That represents a 4-percentage point drop in the 30-day readmission rate from skilled-nursing facilities between 2007 and 2013, according to a study in the journal Health Affairs. In “,” researchers compared changes in the readmissions rates of Medicare patients discharged to SNFs by 226 hospitals in Medicare’s accountable care organization program and 1,844 comparable non-participating hospitals. They found that ACO-affiliated hospitals reduced their SNF readmission rates faster and lower than non-ACO affiliated hospitals. 162 hospitals in the Shared Savings ACO track cut their readmission rate from 22.7 percent in 2007 to 18.7 percent in 2013. It dropped from 22.3 percent to 19.3 percent for non-ACO hospitals. “The reductions suggest that ACO-affiliated hospitals are either discharging to the nursing facilities more effectively compared to other hospitals or targeting at-risk patients better, or enhancing information sharing and communication between hospitals and skilled nursing facilities,” the researchers said.
Choice of rehab setting following surgery, not intensity of rehab care, biggest influence over cost
That’s according to a study in the journal Health Affairs that looked at the post-acute care costs of Medicare patients who underwent hip replacement, heart bypass and colectomy surgical procedures from 2009 through 2012. In “,” researchers found wide variations in 90-day post-surgery rehab costs for each of the procedures and analyzed causes for the variations. They found that the setting chosen for the patient’s surgical rehab had more to do with cost variations than the intensity of care in each setting. For example, the cost of post-acute care following hip replacement surgery ranged from $4,608 to $12,765 per case—a difference of $8,157. After adjusting for intensity of care, the difference was still $5,856. But after adjusting for setting of care, the difference dropped to $1,162. “Health systems seeking to improve surgical episode efficiency should collaborate with patients to choose the highest-value post-acute care setting,” the study said.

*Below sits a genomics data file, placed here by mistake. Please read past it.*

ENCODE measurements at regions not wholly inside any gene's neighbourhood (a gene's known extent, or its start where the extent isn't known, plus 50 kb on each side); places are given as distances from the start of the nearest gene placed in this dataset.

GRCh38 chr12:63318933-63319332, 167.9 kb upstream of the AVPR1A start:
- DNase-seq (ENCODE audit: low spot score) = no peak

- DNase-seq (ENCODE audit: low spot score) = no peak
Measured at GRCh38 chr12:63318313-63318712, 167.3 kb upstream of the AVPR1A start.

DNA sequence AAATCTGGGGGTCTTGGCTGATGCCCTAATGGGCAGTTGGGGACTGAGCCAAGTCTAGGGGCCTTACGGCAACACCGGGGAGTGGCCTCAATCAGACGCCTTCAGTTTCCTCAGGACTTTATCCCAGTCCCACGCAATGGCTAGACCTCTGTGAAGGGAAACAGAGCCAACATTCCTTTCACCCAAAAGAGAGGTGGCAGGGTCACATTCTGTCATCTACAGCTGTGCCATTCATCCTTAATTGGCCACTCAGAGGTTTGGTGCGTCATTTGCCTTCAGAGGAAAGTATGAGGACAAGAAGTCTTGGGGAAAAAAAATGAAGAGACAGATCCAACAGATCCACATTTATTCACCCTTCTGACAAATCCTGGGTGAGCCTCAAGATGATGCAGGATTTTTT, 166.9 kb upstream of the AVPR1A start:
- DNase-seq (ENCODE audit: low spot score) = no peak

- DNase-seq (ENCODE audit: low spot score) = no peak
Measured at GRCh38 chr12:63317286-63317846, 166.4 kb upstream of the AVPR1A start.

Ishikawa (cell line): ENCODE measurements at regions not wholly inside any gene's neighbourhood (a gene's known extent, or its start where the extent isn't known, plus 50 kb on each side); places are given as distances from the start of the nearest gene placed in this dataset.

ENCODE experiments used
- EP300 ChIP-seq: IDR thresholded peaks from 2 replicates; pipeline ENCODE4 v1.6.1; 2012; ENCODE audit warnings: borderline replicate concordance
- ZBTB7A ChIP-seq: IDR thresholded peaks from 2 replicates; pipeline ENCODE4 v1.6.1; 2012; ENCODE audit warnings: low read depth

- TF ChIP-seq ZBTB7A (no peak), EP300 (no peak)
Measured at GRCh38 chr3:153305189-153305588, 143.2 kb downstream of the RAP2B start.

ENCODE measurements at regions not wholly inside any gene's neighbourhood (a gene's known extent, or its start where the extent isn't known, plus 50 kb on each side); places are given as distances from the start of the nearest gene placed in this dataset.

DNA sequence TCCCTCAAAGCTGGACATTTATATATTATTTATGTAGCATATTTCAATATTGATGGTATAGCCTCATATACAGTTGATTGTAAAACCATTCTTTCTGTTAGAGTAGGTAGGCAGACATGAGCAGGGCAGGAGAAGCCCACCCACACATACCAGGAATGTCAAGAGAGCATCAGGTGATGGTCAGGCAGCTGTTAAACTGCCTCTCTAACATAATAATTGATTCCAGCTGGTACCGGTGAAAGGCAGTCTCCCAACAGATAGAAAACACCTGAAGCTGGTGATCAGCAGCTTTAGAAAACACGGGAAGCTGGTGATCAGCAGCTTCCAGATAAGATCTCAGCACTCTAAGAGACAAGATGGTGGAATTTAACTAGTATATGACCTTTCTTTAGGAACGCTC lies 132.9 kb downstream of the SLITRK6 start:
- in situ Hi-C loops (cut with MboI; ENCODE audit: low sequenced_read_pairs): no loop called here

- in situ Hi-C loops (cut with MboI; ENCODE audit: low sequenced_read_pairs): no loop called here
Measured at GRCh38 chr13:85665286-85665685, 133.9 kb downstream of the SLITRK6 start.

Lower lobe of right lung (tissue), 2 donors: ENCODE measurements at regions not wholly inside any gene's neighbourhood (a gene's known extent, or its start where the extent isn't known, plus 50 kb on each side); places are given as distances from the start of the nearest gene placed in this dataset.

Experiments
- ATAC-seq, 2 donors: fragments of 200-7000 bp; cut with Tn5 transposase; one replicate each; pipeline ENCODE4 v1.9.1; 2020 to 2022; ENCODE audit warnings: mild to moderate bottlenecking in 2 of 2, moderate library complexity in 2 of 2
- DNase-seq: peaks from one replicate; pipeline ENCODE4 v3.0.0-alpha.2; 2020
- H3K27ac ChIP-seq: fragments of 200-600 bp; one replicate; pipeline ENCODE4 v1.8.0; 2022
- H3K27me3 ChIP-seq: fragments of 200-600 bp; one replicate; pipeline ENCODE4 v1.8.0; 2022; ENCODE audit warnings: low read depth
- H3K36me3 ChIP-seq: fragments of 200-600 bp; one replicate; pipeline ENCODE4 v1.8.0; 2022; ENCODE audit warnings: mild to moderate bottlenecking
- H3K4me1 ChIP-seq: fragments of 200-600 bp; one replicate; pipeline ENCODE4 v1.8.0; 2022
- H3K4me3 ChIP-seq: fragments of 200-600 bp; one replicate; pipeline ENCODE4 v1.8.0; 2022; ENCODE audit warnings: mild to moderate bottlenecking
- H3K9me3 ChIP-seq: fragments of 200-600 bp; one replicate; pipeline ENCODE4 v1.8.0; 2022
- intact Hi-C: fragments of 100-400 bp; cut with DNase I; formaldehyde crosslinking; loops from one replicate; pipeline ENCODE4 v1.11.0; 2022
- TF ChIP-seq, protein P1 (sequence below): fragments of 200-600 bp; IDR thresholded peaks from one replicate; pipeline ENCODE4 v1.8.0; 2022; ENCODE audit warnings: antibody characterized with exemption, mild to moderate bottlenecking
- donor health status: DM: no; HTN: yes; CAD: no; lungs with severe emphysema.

Most cancer patients say they’ve not heard terms “clinical pathway” or “clinical practice guidelines”
That’s according to a survey of 1,046 cancer patients conducted by the Cancer Support Community patient advocacy organization. In its report, , the group said 73 percent of the surveyed cancer patients said they’ve not heard the term “clinical pathway,” and 54 percent said they’ve not heard the term “clinical practice guideline.” Oncologists use both to make treatment decisions for their patients. Some 38 percent of the cancer patients said they would have liked to have been more involved in medical decisions about their care and available treatment options. “This speaks to a clear need for enhanced engagement between patient and provider,” the group said.
U.S. cancer mortality rate drops by more than 20% from 1980 to 2014
The rate of cancer deaths in the U.S. declined 20.1 percent from 240 for every 100,000 people in 1980 to 192 for every 100,000 people in 2014, according to a report in the Journal of the American Medical Association. In “,” researchers studied deaths and death rates by U.S. county from 29 different types of cancer. Tracheal, bronchus and lung cancer topped the list in 2014 in both number of deaths and death rates with 183,000 and 54.2 per 100,000, respectively. The study uncovered wide variations in cancer mortality rates by county. For example, the breast cancer mortality rate ranged from a low of 5.2 deaths per 100,000 people to a high of 29.5 per 100,000 people. “The study was able to identify clusters of high rates of change among U.S. counties, which is important for providing data to inform the debate on prevention, access to care and appropriate treatment,” the researchers said.